The Walter and Eliza Hall Institute of Medical Research is beefing up its communications team and is looking for a communications and marketing officer (and a web content manager, will post this job separately). If you know what RNA is, what gene expression means and what a T cell is and does, and you can write, we'd like to hear from you.
If you want to have a chat about the job please email or phone Penny Fannin, firstname.lastname@example.org or phone 03 9345 2555.
The job ad is below.
Are you an experienced science communication professional looking to use all your skills and develop new ones? This could be the opportunity you don’t want to miss!
In this role you’ll be writing about the latest medical research discoveries and the people who make them. Reporting to the Strategic Communications and Marketing Manager, you’ll be writing for and managing the production of media releases, website content, brochures, newsletters, ads and other communications materials with the aim of raising awareness of the institute and its activities.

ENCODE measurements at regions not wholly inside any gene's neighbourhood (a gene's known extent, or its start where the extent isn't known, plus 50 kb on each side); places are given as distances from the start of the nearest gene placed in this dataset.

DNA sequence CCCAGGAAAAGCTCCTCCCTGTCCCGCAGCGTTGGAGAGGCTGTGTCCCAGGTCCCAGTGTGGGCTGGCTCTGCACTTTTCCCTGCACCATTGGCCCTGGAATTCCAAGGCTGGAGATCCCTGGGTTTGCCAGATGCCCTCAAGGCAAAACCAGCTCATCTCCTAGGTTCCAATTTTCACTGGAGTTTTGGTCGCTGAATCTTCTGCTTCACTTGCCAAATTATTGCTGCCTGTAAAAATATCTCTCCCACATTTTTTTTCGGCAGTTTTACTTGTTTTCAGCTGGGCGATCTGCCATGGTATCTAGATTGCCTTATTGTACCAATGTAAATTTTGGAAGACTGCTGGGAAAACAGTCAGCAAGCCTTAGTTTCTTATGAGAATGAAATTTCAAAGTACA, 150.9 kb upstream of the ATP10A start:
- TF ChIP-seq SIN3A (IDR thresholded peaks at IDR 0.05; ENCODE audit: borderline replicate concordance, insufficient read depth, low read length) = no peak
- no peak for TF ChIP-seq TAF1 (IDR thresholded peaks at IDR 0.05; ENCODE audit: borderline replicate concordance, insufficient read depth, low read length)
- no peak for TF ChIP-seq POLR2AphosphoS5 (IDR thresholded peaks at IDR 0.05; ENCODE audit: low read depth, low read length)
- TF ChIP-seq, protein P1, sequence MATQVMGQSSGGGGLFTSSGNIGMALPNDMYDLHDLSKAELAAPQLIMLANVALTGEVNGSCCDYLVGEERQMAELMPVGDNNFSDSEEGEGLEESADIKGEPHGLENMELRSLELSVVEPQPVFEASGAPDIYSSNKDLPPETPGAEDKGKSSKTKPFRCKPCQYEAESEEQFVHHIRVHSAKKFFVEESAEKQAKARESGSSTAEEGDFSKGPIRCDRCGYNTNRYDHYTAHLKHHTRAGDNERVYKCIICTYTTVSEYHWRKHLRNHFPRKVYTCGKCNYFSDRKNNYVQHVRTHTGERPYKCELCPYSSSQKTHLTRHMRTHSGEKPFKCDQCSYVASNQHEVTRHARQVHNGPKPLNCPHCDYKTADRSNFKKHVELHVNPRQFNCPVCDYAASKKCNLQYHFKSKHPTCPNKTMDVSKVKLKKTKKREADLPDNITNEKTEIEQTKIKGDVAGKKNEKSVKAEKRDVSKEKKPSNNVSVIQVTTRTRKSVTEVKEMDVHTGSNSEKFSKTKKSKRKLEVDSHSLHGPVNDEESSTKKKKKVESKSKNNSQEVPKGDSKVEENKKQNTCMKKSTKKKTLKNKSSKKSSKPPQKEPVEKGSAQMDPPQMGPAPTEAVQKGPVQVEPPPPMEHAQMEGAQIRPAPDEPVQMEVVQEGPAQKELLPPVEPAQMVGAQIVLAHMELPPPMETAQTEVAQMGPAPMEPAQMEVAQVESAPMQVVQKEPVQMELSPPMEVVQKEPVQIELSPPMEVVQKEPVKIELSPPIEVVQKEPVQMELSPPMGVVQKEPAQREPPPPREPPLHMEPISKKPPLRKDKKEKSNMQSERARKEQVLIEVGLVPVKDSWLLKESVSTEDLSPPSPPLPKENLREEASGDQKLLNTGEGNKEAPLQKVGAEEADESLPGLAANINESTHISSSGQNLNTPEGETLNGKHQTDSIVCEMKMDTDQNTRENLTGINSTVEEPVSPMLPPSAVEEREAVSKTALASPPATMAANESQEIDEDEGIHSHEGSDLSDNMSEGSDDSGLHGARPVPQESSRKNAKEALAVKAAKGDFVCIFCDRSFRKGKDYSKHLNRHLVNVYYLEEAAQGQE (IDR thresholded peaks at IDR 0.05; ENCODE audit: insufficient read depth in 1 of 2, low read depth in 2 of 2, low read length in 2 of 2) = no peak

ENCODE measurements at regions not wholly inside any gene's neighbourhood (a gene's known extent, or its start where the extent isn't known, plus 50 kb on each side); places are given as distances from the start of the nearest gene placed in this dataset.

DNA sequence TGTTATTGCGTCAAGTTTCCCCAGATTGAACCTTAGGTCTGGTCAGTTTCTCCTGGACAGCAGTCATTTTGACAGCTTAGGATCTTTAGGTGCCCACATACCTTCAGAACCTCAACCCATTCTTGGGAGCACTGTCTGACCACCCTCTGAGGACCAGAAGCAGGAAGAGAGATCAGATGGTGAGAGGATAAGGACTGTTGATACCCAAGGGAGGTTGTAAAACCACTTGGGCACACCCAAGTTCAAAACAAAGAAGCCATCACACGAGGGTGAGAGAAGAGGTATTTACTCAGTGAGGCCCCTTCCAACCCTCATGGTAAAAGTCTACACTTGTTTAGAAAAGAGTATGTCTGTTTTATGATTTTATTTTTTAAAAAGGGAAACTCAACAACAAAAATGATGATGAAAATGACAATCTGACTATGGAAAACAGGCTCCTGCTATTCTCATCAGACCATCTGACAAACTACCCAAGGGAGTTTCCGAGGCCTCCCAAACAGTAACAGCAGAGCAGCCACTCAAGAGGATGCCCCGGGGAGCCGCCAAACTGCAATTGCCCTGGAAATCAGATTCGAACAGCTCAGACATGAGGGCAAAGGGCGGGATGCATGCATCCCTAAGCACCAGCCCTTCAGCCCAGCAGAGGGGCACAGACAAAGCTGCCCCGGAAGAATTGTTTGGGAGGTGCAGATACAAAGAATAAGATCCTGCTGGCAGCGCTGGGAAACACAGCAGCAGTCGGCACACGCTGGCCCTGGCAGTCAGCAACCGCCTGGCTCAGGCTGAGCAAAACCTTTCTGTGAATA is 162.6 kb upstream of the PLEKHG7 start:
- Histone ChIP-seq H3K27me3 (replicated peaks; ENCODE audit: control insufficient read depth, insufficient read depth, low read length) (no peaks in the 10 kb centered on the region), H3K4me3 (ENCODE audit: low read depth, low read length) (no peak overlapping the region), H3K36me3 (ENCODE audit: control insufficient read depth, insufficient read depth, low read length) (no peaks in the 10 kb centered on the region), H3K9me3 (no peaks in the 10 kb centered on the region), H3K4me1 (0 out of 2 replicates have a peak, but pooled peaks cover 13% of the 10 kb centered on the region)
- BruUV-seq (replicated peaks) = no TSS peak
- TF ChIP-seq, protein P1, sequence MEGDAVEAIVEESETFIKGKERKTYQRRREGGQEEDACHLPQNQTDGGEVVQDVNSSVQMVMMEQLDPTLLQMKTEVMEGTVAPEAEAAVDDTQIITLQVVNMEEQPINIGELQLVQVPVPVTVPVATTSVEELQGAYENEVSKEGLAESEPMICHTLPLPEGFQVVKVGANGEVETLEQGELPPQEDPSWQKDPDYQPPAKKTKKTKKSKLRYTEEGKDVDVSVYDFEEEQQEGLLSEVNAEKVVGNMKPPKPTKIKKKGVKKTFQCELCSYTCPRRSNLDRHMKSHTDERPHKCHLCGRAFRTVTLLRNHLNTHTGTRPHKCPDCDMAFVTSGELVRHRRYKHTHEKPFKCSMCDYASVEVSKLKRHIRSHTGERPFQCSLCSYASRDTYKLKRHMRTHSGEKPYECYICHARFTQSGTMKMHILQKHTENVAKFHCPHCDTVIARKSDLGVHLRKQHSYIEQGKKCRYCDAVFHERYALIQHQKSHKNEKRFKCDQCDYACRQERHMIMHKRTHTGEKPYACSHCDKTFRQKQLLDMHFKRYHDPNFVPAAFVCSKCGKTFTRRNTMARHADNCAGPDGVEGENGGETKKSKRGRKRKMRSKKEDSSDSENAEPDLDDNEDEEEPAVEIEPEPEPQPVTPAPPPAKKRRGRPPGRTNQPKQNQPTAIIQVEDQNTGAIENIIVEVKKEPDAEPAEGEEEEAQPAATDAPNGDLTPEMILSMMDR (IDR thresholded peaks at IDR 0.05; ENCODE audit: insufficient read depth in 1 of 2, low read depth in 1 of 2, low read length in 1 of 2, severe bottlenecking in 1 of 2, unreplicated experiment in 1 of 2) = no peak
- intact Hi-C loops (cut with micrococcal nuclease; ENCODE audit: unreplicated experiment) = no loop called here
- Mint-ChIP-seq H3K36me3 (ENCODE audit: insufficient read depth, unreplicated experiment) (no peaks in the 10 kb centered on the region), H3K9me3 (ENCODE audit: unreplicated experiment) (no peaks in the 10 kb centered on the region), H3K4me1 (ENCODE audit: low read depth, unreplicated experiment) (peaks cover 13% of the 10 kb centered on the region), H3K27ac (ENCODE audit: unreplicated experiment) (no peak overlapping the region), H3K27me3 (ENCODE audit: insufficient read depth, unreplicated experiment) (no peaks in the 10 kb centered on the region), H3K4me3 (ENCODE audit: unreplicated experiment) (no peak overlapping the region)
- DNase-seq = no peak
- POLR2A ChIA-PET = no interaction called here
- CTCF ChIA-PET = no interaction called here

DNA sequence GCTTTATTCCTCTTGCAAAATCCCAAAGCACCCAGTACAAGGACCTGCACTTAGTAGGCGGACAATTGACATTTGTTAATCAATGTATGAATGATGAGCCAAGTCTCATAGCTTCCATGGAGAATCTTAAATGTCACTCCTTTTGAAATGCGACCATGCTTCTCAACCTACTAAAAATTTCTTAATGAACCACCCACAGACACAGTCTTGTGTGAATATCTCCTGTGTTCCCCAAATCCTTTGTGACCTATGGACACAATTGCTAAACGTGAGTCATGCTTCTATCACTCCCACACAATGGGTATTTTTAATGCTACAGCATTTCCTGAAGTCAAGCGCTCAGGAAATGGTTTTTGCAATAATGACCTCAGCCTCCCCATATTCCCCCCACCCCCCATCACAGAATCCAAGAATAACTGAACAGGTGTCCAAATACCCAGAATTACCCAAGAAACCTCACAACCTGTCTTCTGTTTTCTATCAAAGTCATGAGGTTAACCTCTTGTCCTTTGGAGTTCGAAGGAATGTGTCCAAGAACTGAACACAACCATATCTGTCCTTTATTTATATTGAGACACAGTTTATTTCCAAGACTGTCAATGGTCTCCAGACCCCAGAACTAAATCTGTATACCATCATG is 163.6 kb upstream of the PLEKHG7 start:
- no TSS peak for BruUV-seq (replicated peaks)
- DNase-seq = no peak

You’ll have excellent interpersonal, written and oral communication skills and an ability to convey complex scientific information to a range of audiences. In your busy day, you will manage a diverse range of projects while working within a team.
You’ll have a tertiary qualification in science or demonstrated background in biomedical research or a related area along with skills in science journalism and/or science communication.
This position is available for 2 years in the first instance.
Salary range $60,950 - $65,977 (HEW 6). Up to 17% superannuation and attractive salary packaging options are available.
A position description is available on our website http://www.wehi.edu.au/about_us/career_opportunities/administration_support_service_opportunities/
General enquiries should be directed to Penny Fannin, 03 9345 2555 or email@example.com.
For 95 years the Walter and Eliza Hall Institute’s scientists have pursued the institute’s mission of Mastery of Disease Through Discovery.
The Walter and Eliza Hall Institute is home to more than 550 researchers who are working to understand, prevent and treat diseases including cancer – particularly blood cancers and breast cancer – type 1 diabetes, rheumatoid arthritis, coeliac disease, hepatitis and malaria.